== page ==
A couple days after New Years, we dismantled our Christmas tree, returned it to its box, and shoved the box to the back of a shelf in the garage for another year. Other than my sister’s star, the decorations this year were the pre-strung LED lights.
A week to ten days before Christmas during the years we lived in the O’Connor house, Dad would go into the second-growth timber on our place or surrounding logged-over areas to cut our Christmas tree. If the weather was half-decent, we kids would go with him. Sometimes, he took the car or the truck; otherwise we’d try to keep up with his long strides.
Dad always cut a Pacific Silver Fir, known botanically as an Abies amabilis, that he had seen earlier in the year. He frequently felled a 20-25 foot tall tree to get an 8-9 foot top shaped to his liking. This species was common where the old-growth timber had been logged during the first decade of the 20th century. Their lustrous green flat needles with silvery white undersides stood out among the darker foliages. They dramatically reflected flickering candlelight and flaming fireplace logs.
As time passes and those who remember civilian life during World War II become fewer, I feel compelled to tell the backstory to “Our Silver Fir Tree.”
Just before the war, Mom obtained a dozen candleholders and as many candles. I remember her carefully clipping the holders to the limbs, melting the ends of the candles as she inserted them so they would hold tight. She lit them very few times each year, and then for only a few minutes. She didn’t know when, or if, replacements would be available.
Great care was taken with the placement and security of the lighted candles. One errant flame and the tree would have exploded. The pail of water sitting near the tree would have done little to suppress the exploding the pitch-laden needles and bark before enveloping the cedar log and frame construction of our house. The nearest water was hand-drawn by a pitcher pump from a well, a-quarter-mile away.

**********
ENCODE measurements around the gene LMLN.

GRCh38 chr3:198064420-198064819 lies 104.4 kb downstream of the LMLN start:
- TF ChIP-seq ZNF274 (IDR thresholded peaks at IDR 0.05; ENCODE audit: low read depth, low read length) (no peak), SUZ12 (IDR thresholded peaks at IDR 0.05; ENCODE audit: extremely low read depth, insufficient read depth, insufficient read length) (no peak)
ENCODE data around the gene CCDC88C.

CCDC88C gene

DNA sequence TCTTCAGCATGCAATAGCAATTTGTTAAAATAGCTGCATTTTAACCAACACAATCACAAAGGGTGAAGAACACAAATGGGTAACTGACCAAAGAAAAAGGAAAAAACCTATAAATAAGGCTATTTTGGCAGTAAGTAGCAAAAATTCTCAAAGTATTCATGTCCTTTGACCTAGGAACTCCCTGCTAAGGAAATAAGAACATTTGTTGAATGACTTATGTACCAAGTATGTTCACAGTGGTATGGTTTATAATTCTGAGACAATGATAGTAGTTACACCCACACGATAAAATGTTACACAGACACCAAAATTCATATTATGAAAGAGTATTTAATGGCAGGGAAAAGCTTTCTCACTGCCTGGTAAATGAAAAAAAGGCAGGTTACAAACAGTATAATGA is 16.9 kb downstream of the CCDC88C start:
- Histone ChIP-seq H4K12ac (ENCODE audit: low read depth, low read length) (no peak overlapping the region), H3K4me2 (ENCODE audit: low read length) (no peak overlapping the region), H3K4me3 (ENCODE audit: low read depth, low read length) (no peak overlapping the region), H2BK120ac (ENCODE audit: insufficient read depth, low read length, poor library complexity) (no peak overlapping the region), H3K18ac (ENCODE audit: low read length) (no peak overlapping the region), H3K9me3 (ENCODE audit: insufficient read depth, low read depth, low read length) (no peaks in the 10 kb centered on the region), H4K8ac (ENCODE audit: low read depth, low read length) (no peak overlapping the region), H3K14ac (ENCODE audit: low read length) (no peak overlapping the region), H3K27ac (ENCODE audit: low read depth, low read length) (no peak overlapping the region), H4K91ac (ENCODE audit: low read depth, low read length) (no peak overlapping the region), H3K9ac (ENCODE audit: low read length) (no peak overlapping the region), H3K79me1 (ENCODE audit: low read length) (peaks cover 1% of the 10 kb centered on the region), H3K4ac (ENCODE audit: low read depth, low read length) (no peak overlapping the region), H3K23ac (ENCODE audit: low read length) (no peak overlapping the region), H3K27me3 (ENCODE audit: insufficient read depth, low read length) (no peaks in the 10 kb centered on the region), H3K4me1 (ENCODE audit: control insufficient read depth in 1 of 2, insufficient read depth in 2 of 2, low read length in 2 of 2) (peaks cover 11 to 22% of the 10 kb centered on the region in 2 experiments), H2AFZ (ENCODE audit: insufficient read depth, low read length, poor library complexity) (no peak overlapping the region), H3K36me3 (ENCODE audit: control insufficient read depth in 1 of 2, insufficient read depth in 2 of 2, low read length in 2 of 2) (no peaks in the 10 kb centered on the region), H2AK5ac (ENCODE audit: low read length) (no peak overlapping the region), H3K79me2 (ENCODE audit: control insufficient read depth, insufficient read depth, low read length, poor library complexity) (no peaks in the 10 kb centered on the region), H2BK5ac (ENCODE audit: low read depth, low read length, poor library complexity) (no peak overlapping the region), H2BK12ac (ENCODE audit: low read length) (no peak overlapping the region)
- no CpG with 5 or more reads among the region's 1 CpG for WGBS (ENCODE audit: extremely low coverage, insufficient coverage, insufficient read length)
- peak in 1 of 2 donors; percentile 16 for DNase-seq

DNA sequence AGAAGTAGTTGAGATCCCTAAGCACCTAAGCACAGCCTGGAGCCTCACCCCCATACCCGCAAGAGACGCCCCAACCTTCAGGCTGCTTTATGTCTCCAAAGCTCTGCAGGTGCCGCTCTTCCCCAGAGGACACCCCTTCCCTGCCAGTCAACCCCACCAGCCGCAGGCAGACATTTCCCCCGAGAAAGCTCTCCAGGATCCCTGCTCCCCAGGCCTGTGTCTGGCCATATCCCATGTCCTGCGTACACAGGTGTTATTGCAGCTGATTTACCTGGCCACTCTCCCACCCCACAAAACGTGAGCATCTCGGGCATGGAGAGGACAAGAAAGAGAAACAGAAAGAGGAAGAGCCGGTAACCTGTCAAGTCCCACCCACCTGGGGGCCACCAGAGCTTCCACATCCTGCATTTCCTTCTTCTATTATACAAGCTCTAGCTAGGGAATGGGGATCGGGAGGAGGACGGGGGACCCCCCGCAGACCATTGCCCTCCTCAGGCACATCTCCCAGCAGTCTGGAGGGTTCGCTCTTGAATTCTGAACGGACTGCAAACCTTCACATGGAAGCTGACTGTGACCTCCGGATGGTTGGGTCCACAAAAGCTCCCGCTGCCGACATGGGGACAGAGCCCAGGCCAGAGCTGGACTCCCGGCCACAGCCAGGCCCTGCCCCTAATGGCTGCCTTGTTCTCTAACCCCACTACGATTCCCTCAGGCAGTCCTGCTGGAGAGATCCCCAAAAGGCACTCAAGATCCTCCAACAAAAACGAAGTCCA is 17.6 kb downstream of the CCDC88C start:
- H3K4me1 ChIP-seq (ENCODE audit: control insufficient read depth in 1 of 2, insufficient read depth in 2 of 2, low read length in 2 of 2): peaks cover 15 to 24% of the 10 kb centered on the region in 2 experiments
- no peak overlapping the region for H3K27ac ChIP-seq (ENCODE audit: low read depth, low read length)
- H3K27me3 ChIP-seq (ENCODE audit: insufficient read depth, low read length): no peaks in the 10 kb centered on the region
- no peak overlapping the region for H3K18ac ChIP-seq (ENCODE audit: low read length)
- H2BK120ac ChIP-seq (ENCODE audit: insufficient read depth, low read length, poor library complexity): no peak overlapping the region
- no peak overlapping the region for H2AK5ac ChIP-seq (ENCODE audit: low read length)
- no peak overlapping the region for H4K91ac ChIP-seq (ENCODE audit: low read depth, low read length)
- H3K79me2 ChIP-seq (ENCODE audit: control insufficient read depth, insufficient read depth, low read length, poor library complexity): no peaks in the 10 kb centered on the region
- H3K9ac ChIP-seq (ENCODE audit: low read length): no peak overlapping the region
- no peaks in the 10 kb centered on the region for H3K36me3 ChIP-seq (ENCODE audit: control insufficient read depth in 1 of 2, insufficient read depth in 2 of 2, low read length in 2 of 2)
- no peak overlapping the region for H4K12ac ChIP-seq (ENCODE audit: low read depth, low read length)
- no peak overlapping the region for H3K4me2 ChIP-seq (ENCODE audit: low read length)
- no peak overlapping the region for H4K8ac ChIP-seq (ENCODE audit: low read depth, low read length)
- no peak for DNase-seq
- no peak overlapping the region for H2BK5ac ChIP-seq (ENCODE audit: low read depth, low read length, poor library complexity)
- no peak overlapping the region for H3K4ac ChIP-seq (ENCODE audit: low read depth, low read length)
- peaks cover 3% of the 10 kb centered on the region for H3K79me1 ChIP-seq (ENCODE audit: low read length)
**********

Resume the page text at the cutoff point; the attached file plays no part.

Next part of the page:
My sister, with Mom’s help, cut out a star and covered it with “tin foil,” the vernacular for aluminum foil, when she was six or seven years old. (Where Mom found enough foil, I never asked.)
The lamp was an Aladdin Lamp that burned kerosene, and lit the room with a glowing mantle.
We were under “black-out” orders for fear that Japanese planes could find their way up the Skagit River to the hydroelectric dam generating power for Seattle aircraft and shipbuilding industries.
Even during the deepest years of the war, the students in Rockport School put on a Christmas program in the community gym. The highlight was Santa Claus entering from the kitchen with a sack of stockings stuffed with hard candy, sticky popcorn balls and, in some years, a tangerine orange. Since this was always the last event of the evening, most of the contents usually went home. In our case, they helped fill our Christmas stockings hanging from the fireplace mantel.
Our vacuum tube radio was powered with dry cell batteries. Reception was always iffy, and like the candles, batteries were extremely rare.
“Our Silver Fir Tree” was published as “Joy to Our World” in Tough Guys Don’t Give Up (Mary Gillilan, ed. 1996).
Our Silver Fir Tree
Light candles on our silver fir tree,
fill this room with dancing flames,
let them radiate their Christmas spirit
upon Sally, Loretta, Jim and me.
Turn down the lamp,
the hearth-fire burns low.
A pail of water guards
the candle-trimmed tree.
Blanket the windows,
keep the war away.
Light our world tonight.
Tell us the story of the cardboard star
tangled in angel-hair and crumpled foil,
of paper chains and shimmering balls,
of a Christ Child who cast out fear.
Fill our stockings, draped from the mantel,
with oranges and home-made treats.
We’ll pretend the candy from school
will came with Santa in the night.
Turn on the radio, drain its reserve.
With our young voices, we’ll sing
of hope, comfort, and peace,
as lighted candles shine
from our silver fir tree.
World War II